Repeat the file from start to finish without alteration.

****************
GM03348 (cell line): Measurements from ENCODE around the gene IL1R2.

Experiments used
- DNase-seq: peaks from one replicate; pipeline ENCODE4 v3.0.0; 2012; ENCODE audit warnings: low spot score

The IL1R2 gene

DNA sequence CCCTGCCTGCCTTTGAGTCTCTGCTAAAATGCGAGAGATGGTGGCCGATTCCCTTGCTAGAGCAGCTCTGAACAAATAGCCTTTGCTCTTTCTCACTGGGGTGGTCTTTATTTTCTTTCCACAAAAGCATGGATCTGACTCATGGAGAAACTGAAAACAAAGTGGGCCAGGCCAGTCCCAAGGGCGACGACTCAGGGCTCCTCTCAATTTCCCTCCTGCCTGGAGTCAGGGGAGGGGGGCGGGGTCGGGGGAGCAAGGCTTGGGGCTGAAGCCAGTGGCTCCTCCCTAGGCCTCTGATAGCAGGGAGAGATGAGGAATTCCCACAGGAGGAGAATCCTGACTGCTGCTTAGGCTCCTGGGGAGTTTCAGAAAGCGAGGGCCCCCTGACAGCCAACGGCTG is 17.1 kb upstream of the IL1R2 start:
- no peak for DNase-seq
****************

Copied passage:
GM03348 (cell line): Measurements from ENCODE around the gene IL1R2.

Experiments used
- DNase-seq: peaks from one replicate; pipeline ENCODE4 v3.0.0; 2012; ENCODE audit warnings: low spot score

The IL1R2 gene

DNA sequence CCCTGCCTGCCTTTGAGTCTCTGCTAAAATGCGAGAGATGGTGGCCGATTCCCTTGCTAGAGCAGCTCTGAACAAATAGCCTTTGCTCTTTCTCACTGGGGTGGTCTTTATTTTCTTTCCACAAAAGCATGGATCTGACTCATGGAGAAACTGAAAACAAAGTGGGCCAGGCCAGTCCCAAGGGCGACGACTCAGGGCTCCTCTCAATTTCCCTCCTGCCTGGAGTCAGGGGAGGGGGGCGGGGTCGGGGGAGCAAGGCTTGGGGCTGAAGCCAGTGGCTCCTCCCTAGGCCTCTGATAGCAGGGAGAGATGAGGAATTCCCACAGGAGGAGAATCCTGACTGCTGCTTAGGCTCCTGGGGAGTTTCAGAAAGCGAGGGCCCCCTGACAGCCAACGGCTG is 17.1 kb upstream of the IL1R2 start:
- no peak for DNase-seq